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Posted by Priya on August 2, 2019
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With 2.6 million people, almost half of Bay Area adults, using a KQED service each week, the KQED board of directors decided to renovate its building at 2601 Mariposa to allow for future growth in years to come.

By Lisa Brown

February 08, 2019 at 04:00 AM

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The KQED renovation will begin in summer with reopening scheduled for the winter of 2021.


SAN FRANCISCO—Since 1992, when KQED purchased and moved into its headquarters at 2601 Mariposa, the company has more than doubled in size with 450 employees. And, 2.6 million people, almost half of Bay Area adults, use a KQED service each week. The current building cannot support KQED as it operates now and continues to grow in the future

After a year‐long due diligence process, consultant David Polatnick of Polatnick Properties presented KQED with more than 40 options to lease or purchase a new headquarters. Armed with that information, KQED’s board of directors decided to renovate the building at 2601 Mariposa St.

“In today’s market, one has to analyze the value you can get for your existing building against what a new facility would cost, including the acquisition and remodeling,” said Polatnick.

The renovation process will begin this summer and the building is scheduled to reopen in the winter of 2021. During that time, the station will temporarily relocate to 50 Beale St., where all of KQED’s broadcast and digital services will continue uninterrupted during the transition.

KQED scoured the marketplace to find a well‐funded sublessor that needed to sublease space for a short period of time. Enter the Bechtel Corporation.

While Bechtel was founded in San Francisco in 1898 as a railroad builder, it recently moved its headquarters to Reston, VA, allowing KQED the opportunity to sublease some of that vacated space. Polatnick helped secure a swing space in 50 Beale at rents of 45% less than today’s rates.

Designed by the architectural team at EHDD, the newly renovated building will showcase KQED’s inclusive, community‐minded and ambitious vision for the future of public media. The project is expected to cost $90 million, which includes construction and transition costs, and a budget for contingencies.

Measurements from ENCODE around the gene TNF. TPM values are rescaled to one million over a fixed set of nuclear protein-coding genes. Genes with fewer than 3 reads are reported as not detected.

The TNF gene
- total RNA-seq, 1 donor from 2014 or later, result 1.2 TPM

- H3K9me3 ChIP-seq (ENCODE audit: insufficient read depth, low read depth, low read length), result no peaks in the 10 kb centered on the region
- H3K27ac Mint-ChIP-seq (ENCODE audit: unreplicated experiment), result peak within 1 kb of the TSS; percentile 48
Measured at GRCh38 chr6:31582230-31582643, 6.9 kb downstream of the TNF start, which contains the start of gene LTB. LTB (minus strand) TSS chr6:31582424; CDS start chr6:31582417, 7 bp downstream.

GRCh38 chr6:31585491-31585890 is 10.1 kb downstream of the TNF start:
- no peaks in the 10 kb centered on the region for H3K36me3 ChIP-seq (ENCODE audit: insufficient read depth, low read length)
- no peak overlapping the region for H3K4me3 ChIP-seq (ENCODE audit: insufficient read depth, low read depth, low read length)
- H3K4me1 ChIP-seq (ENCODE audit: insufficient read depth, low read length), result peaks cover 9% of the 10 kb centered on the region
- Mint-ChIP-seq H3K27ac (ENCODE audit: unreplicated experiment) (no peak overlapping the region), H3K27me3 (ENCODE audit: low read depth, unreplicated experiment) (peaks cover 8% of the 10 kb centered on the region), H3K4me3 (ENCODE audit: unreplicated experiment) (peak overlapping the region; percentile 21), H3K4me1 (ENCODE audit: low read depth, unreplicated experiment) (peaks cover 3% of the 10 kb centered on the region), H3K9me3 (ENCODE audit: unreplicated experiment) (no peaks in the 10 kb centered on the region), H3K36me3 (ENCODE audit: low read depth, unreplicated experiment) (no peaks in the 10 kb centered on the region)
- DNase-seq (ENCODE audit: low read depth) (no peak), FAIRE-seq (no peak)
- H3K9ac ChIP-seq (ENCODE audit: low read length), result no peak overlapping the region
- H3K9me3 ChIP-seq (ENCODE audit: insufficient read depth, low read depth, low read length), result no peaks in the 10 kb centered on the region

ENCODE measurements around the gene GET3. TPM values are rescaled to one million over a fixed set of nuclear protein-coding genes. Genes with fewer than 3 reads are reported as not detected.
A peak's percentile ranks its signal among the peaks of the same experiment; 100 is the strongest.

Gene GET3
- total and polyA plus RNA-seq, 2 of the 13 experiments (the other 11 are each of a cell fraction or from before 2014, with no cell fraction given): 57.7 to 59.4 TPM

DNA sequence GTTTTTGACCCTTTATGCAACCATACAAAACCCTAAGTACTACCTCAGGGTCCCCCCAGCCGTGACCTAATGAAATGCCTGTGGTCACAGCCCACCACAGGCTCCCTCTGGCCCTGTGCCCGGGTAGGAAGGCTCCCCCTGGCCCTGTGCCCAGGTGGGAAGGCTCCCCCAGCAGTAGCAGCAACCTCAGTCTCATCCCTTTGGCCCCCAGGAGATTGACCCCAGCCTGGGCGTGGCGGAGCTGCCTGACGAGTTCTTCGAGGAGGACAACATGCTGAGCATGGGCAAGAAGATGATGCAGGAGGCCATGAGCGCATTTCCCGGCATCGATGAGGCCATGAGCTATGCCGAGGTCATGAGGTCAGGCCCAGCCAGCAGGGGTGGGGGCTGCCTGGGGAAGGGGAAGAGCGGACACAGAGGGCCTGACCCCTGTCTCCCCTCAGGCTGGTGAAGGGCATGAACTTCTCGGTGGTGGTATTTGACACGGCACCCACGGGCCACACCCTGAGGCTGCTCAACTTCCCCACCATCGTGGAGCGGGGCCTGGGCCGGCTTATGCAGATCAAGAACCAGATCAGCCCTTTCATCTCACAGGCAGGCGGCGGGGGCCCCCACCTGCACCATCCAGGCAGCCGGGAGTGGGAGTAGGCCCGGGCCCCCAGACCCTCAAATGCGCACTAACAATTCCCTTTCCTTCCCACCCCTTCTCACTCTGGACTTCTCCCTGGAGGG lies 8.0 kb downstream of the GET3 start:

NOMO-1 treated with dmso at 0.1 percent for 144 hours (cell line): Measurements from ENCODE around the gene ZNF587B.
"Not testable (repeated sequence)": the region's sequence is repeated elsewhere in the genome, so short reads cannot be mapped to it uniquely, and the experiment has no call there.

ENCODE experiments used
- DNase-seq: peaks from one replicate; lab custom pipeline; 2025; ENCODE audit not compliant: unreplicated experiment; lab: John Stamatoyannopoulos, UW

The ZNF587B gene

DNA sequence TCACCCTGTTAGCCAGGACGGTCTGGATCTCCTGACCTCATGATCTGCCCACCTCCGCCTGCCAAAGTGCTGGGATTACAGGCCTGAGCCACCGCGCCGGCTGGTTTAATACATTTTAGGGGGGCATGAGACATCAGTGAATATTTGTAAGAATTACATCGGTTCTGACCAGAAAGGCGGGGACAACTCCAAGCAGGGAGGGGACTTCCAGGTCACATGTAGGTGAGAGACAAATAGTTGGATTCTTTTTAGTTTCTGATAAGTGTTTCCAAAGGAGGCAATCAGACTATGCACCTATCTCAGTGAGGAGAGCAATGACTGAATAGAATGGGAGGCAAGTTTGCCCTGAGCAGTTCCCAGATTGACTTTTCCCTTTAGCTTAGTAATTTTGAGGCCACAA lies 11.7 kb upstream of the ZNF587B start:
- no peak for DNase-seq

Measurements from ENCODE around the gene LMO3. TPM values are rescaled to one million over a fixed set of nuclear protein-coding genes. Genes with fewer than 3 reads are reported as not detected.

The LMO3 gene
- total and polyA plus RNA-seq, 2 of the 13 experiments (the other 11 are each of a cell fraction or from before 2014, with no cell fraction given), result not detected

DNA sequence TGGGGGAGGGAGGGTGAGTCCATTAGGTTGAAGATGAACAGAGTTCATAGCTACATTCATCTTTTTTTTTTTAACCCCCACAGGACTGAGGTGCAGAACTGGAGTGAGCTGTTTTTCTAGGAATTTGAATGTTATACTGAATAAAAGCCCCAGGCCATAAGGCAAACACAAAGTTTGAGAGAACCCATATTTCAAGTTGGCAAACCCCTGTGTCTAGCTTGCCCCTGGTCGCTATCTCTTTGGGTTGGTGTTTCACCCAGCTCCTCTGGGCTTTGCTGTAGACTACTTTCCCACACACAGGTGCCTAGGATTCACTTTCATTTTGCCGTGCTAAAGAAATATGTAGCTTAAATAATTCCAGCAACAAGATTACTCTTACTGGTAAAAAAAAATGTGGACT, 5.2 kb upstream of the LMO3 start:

The renovation project is part of Campaign 21, KQED’s multi-year campaign to increase content creation capacity and fund internal innovation. The new building will allow KQED to expand its public programming with new community spaces. And, the structure will undergo seismic upgrades with a LEED Gold certification target. Modern office and production spaces will create a workplace with maximum flexibility.

The new layout will be more conducive to collaboration and can accommodate up to 40% further growth. In addition, an enhanced indoor environment will include improved lighting, thermal comfort, air quality and healthy materials.

“Community has always been at the center of KQED’s mission, and is the guiding principle of the new design, which envisions an accessible building that mirrors the innovative spirit of the Bay Area,” Polatnick tells GlobeSt.com. “The glassy dynamic facade of the new headquarters reflects KQED’s commitment to transparency. The lifted corner entry, the expanded new lobby and new programming spaces, including a rooftop event space, create a vibrant and welcoming place to convene, connect and engage with all that KQED does.”

Indeed, the renovation will provide community spaces including The Commons, 3,850-square-foot theater with seating for 240 to 340, a 3,000-square-foot roof terrace with a 250-person standing capacity and a 2,900-square-foot entry lobby with a 100 to 150-person standing capacity. In addition, there will be a 1,850-square-foot boardroom with 130-person lecture seating capacity featuring video capture, live streaming and video conferencing; a community meeting space and separate multi-purpose room; production/editing spaces and innovation lab with audience research space; 38 meeting and 14 phone rooms; quiet rooms and a library, GlobeSt.com learns.

Polatnick has also spearheaded securing, repurposing and/or reimagining projects with numerous buildings including 1355 Market St., 660 Third St., 99 Rhode Island, 650 Townsend and 731 Sansome. He has worked with eBay, Wired Magazine, Sega of America, Ziff‐Davis, WR Hambrecht, General Electric, Steelcase, Masco Corporation, Butterfield & Butterfield, Macromedia, the San Francisco Giants, Macrovision and Frog Designs. In addition, Polatnick has worked with other nonprofit clients, such as the Exploratorium, the California College of Arts, Affordable Housing Associates, JCC of Marin, The Walter and Elise Haas Fund, The Waldorf School and the San Francisco Art Institute.

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